FEW words inspire more excitement among filmmakers in search of a title than "hunter", or variations thereof. From Dirk Bogarde's 1952 drama Hunted to Iranian director Rafi Pitts's The Hunter of 2010, the chase to bag the H word has been a heated one. The latest to take it up is Daniel Nettheim's Australia-set drama, starring Willem Dafoe.
You can see why the word is so sought after. It gives a film an immediate pep, a frisson of anticipation, a swish of intrigue. But Nettheim's picture, adapted from the novel by Julia Leigh, seems to deliberately run away from the drama conjured up by its title, preferring to go about its business in as low key a way as possible.
This could be a dangerous tactic, one that would run the risk of boring the audience to death if the film didn't have the twin benefits of the stunning Tasmanian scenery and Dafoe's terrific performance to recommend it. The Hunter is the kind of elegantly assembled, intelligently drawn, gently political drama of the kind that wouldn't have been out of place in the 1970s. Subtract Dafoe and the scenery and it could pass as a television movie (Nettheim's career to date has largely been in television). Add them, and Nettheim's picture is well worth your cinema tenner this weekend.
Dafoe plays Martin David, the hunter of the title. We first meet him in Paris where he is given his next mission, one that is at once as old-fashioned as a pith helmet and as modern as the internet.
For a large fee he is to go to Australia in search of the Tasmanian tiger, a creature believed to have been extinct for decades. If he finds the animal he is not to bring it back for posterity but to kill it and retrieve biological samples – blood, hair and organs. Why? Because a biotech company wants to make a buck from it. Why else? In this cowardly new world, as in the cowardly old world of big game hunters and colonisers, everything has a price, most of all the hunter himself.
With the cover story that he is a scientist conducting research into the local wildlife, David sets up base camp in a family home in Tasmania. In this home, however, the family is not much in evidence. There are two children, a gabby little girl and a mute boy, but dad is nowhere to be seen and mum has taken to her bed.
Though determined not to get involved with whatever is going on with this hippy lot, David becomes aware that life is not so simple in this outback. For a start, the locals are at war with the "greenies", eco-protesters who want to stop logging companies stripping the forest of trees. As the hunter tries to get on with his job, it emerges he is not the only one with an aim in mind.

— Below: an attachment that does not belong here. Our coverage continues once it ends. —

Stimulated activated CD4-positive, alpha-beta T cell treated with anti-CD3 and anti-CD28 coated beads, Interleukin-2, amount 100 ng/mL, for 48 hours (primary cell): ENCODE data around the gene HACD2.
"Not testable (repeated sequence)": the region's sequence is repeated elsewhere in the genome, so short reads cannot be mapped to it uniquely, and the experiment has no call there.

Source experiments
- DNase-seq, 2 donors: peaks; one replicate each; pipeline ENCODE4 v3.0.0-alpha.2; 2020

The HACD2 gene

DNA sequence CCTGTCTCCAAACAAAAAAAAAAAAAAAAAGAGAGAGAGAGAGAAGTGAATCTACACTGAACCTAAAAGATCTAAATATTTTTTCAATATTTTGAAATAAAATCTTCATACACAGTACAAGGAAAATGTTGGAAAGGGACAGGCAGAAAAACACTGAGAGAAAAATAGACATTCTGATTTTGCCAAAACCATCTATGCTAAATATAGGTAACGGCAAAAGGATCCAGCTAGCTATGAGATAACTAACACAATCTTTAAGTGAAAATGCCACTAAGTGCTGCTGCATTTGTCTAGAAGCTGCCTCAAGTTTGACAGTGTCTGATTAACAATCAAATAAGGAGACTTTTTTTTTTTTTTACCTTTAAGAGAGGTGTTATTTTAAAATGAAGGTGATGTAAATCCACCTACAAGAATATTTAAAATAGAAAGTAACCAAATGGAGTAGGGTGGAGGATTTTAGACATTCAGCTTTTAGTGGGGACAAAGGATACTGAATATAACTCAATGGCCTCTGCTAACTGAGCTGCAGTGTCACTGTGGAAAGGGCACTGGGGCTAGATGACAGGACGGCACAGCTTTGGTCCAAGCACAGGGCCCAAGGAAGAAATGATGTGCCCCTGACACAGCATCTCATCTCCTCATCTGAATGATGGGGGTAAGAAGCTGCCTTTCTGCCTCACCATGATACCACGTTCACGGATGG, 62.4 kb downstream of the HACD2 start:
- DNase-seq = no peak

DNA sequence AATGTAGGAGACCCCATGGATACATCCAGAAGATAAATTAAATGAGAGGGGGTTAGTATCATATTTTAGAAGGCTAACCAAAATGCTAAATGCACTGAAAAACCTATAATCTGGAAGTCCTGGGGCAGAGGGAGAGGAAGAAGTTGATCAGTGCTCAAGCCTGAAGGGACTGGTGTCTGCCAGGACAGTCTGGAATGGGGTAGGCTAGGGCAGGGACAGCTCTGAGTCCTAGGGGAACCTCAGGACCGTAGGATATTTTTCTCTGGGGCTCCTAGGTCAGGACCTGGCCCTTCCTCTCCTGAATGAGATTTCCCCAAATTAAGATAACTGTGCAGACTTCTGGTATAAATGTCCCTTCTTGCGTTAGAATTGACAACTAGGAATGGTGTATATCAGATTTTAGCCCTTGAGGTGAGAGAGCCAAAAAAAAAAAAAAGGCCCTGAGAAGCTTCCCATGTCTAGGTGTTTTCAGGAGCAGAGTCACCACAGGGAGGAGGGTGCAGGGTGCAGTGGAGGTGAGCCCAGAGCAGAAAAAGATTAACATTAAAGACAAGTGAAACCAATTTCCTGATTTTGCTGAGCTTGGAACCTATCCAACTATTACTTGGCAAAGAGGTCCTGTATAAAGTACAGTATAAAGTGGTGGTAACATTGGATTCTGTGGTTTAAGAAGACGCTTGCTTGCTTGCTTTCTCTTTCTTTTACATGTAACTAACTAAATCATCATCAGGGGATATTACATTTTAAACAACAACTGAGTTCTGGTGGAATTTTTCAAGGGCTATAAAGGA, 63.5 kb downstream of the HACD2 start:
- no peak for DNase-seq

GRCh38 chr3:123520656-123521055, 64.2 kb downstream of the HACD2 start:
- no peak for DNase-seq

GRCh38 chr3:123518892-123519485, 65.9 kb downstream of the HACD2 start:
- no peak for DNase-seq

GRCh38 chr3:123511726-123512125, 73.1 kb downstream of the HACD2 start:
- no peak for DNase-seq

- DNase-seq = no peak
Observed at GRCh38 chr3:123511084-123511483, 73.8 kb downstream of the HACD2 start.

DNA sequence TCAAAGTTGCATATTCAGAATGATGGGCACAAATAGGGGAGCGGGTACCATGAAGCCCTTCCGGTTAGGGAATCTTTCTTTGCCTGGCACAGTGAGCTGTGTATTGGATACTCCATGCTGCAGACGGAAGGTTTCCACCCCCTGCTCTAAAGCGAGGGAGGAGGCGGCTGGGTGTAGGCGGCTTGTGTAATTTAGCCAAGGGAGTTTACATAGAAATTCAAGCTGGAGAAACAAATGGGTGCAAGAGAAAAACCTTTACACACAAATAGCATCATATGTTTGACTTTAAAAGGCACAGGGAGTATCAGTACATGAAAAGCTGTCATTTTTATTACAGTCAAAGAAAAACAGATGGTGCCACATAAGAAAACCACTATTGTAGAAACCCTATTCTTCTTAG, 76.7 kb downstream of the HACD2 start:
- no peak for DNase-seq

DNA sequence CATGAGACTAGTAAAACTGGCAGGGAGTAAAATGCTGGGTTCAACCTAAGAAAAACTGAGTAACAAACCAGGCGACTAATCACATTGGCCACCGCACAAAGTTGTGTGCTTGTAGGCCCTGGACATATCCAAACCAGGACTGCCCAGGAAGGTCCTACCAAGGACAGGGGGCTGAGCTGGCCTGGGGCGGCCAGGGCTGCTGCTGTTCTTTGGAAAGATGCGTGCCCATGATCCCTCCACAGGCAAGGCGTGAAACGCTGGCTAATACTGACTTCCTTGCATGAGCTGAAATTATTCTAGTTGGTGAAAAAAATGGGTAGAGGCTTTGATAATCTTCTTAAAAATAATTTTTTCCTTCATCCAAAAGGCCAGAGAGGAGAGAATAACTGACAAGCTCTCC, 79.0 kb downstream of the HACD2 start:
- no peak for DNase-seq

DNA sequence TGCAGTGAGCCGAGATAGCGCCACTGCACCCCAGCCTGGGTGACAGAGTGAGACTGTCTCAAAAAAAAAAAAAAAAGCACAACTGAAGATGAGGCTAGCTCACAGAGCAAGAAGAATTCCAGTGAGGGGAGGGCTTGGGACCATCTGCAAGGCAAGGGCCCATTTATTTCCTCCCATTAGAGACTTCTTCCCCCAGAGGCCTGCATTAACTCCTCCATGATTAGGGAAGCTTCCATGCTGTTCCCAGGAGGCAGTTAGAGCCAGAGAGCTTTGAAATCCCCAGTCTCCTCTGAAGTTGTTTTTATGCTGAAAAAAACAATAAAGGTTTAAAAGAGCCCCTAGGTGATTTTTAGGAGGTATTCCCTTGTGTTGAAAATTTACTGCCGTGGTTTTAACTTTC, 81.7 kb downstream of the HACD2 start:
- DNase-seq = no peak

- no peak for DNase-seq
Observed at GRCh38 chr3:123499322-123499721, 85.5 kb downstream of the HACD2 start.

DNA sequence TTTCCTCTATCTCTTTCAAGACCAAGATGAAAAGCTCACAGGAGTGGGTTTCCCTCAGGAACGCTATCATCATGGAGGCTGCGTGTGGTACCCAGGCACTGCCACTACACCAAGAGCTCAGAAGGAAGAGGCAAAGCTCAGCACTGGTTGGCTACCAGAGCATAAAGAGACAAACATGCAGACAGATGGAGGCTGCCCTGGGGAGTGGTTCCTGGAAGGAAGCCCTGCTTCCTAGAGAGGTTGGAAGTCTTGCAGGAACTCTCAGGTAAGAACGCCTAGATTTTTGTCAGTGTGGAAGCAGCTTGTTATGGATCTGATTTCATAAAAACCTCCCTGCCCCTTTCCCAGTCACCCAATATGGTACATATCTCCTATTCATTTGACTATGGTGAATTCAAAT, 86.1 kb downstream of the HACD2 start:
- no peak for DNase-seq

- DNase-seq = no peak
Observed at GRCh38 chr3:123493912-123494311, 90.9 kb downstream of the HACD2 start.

Dafoe is surrounded by a fine cast, key among whom are Morgana Davies and Finn Woodlock, playing the youngsters, and Frances O'Connor as their mum. This being an Antipodean picture, Sam Neill turns up too as a friend of the family. One would complain about Mr Neill's ubiquitousness if he did not unfailingly add a certain class to everything he is in.
Nettheim sets the story up quickly, sorting his characters into bad guys, good guys and everyone else, then sets about testing our assumptions. Though the characters are kept simple they have enough about them to hold the interest.
Chief among these characters is Dafoe's David, a man of few words and most of them riffs on "leave me alone". Dafoe has a face that was made for films with hunted, or haunted, in the title.
Here, that face is buried under a beard, lending him a wild-man-of-the-mountains look, but those eyes, those cheekbones, are still recognisably Dafoe's.
What a strange career Dafoe has had, boomeranging from the bizarre (Lars von Trier's Antichrist) to the blockbuster (the Green Goblin in Spider-Man). Whatever he is in, he's a bit of a Tasmanian tiger of acting, retaining an effortless cool and mystery. Nettheim wisely recognises this and keeps him on screen as much as possible.
Humans aside, Dafoe's main co-star is the environment. This isn't the wilderness as a tourist board promo, this is nature made to look as it sometimes is – harsh, cold and hostile, at once beautiful but dangerous too. The wildlife caught on camera is weird and wonderful. The ecological point is made, without seeming trite and obvious. If these are the known wonders of the world, how much more is there to discover?
The Hunter will leave you pondering this and much else as it wends its way onwards, never preaching, never hectoring, but definitely leaving its mark on the head and heart.
Glasgow Film Theatre; Cineworld Renfrew Street, Glasgow; Cameo, Edinburgh; Belmont, Aberdeen.